Sunday, June 5, 2011

Frum Fashion Copy

Last week, Stylish, a new ultra-Orthodox fashion magazine was announced. While some of the clothing from this new magazine looks perfectly nice, fashionable even. yesterday I was reminded what more middlebrow clothing advertising in the frum community actually looks like.


Photo provided by Gila G.

It's hard to pinpoint what I like best about this ad that appeared in the Torah Times. Is it the name of the business, The Robe Spot? (Seriously, could this be a suitable name for a store anywhere outside the frum world?) Or that somewhere out there there is still a sizable market for nightgowns and that it's preferable to have said sleepwear imported rather than homegrown?

This ad also leaves me with so many questions. For instance, "Skirts, like Biz" -- do the proprietors mean that one of the brands they carry is the one I wrote about for the denim slideshow? (And it's spelled "Bis" not "Biz." I definitely feel like there is a LOL Cats potential with that one.) Or that you can find skirts similar to the Bis variety, as in knockoffs? And what do "Campers Nightgowns" look like? I keep thinking of camper vans.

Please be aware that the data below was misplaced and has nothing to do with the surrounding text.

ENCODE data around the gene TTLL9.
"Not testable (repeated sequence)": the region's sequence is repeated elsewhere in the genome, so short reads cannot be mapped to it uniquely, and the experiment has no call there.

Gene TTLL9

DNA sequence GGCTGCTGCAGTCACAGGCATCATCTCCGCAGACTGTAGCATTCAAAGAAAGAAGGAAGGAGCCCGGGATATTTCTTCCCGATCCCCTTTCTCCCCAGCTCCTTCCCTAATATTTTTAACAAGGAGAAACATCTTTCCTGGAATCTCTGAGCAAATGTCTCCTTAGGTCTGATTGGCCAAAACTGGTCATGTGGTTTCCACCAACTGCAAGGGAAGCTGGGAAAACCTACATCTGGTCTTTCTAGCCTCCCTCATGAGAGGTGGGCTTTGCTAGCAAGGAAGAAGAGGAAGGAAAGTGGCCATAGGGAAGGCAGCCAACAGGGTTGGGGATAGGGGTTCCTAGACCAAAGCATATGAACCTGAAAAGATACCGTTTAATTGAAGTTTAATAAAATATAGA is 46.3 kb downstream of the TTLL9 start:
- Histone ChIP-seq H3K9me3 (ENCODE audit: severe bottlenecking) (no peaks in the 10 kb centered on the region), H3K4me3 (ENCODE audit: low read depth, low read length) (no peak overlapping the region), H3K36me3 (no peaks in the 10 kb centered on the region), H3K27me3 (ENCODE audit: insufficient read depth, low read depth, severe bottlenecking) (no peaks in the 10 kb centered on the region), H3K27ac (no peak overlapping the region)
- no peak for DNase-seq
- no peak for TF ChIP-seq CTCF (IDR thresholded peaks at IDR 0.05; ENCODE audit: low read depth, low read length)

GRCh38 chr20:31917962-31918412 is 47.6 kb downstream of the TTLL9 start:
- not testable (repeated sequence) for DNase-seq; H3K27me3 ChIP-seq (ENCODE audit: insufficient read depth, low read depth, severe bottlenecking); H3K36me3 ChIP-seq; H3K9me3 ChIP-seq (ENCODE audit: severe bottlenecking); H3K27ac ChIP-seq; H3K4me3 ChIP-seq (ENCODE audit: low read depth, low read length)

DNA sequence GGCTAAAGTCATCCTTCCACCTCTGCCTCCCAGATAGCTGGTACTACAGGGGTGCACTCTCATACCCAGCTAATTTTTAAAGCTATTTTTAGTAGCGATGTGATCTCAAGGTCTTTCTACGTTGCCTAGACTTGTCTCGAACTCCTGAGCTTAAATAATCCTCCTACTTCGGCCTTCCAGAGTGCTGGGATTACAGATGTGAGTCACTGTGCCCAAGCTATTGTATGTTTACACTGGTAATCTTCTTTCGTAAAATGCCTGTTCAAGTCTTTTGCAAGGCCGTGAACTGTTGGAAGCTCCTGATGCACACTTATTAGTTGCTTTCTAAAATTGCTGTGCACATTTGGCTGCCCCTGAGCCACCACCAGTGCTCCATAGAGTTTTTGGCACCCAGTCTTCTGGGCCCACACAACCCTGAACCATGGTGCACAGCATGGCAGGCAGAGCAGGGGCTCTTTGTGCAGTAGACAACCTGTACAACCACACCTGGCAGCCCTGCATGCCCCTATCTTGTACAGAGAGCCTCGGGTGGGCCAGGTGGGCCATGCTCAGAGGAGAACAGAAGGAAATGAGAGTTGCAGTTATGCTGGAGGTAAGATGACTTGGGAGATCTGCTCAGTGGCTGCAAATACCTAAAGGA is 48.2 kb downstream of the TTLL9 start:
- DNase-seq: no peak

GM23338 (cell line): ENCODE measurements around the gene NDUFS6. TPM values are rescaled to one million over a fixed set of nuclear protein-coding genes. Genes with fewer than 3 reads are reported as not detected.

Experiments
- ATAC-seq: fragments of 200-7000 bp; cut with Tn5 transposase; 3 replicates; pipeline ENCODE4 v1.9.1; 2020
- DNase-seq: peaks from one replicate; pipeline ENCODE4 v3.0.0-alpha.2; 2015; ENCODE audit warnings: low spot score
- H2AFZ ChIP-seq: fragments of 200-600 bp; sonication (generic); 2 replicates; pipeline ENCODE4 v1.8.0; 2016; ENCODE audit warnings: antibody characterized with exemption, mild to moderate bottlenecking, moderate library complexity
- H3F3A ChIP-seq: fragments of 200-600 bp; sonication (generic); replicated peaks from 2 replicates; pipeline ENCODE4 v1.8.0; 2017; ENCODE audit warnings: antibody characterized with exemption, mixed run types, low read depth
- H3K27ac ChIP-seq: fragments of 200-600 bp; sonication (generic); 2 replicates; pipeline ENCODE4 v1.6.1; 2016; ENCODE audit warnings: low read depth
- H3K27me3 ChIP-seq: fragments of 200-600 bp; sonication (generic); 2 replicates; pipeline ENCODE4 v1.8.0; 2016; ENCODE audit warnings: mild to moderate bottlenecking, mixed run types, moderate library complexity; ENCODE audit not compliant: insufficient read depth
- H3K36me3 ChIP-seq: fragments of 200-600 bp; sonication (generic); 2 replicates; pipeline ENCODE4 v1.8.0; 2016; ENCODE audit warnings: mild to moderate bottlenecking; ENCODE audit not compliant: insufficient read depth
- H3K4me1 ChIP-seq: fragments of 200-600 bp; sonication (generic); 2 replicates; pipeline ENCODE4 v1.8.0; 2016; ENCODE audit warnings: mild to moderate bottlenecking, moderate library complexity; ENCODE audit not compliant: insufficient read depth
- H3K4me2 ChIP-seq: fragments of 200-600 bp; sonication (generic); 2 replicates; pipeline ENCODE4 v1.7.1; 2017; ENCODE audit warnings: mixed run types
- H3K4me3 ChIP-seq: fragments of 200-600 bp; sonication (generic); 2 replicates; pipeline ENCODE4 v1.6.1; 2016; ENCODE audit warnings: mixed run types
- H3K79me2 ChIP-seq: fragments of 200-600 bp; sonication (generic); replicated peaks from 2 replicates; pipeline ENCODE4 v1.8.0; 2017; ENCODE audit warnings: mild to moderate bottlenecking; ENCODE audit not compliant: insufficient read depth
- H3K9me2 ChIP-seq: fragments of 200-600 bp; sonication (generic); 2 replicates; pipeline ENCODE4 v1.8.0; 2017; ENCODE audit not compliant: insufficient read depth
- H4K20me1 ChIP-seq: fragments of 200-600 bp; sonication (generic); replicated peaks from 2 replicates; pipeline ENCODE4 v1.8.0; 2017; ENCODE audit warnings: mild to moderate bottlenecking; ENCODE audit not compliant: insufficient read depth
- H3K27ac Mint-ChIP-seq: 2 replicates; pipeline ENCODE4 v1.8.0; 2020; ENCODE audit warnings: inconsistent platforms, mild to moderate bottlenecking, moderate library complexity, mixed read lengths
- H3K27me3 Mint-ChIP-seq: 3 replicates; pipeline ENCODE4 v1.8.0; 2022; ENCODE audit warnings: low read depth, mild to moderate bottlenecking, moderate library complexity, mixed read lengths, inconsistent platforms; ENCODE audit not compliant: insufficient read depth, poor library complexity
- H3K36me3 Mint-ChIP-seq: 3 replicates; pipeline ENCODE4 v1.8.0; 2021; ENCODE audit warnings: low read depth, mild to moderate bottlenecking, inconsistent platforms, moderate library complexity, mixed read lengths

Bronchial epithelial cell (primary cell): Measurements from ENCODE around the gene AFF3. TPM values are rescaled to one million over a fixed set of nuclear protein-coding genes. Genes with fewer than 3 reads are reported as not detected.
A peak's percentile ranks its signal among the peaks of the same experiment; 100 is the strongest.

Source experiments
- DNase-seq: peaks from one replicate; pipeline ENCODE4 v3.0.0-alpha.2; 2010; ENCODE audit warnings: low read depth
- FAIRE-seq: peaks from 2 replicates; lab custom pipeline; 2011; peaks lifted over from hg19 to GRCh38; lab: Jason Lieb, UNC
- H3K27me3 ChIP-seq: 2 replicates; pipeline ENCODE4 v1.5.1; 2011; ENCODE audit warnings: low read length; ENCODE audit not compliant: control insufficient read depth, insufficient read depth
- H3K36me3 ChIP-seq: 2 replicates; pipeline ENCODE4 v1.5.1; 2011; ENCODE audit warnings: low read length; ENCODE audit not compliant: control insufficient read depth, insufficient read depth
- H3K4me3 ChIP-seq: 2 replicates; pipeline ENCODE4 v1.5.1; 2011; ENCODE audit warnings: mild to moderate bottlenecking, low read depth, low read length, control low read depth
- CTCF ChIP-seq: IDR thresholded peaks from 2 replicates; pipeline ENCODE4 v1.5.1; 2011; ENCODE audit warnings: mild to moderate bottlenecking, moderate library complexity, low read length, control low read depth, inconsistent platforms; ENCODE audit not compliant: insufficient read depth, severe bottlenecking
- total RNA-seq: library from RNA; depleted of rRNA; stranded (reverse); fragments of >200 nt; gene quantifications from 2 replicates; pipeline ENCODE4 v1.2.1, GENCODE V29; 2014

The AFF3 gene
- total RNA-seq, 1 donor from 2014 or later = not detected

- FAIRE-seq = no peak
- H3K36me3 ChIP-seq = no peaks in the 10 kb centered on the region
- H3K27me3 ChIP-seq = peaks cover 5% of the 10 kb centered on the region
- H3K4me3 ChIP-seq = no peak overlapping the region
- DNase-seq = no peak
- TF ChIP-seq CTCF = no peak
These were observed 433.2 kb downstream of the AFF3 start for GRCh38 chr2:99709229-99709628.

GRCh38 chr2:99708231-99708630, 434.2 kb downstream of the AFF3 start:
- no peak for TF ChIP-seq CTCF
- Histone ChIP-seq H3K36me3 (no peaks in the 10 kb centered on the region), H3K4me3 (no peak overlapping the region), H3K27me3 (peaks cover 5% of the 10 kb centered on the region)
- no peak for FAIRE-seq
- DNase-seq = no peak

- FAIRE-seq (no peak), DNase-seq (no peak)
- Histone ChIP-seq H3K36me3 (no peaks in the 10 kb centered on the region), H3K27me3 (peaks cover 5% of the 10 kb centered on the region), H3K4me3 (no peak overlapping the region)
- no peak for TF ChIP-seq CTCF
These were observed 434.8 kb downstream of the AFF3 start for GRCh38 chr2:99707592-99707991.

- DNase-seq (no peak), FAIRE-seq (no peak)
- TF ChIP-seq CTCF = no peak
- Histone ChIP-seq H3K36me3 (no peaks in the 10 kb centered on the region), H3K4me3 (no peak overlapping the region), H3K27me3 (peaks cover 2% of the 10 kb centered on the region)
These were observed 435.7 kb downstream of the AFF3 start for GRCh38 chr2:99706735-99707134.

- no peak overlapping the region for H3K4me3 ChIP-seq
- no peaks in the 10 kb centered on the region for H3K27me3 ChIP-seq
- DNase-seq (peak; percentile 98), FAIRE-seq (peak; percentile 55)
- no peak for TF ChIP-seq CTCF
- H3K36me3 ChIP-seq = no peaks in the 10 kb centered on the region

3 comments:

A said...

Hmm. The idea of the magazine sounded like a great idea. E.g. A story on breast cancer and a good way to remember to check oneself is while at the mikveh. Stuff they put in mainstream magazines but with a decidedly haredi twist.

That was until they mentioned that they would never talk about relationships and "In the home design section, we'll always present a classic look." What is the classic look? Lots of heavy, dark wood furniture with only sets of gold-leafed religious books? I suppose it's a start.

A said...

Also, I like that the Robe Spot uses a lily as their emblem. Everyone knows that lilies are just code for ladyflowers. :-D

Dvora Meyers said...

I actually didn't know that lilies are code for lady flowers. Every day I learn something new :)

As for your comments about the new magazine, Stylish -- this is really the problem with censorship. By refusing to discuss whole segments of human experience (relationships, etc.) you fail to really engage with people.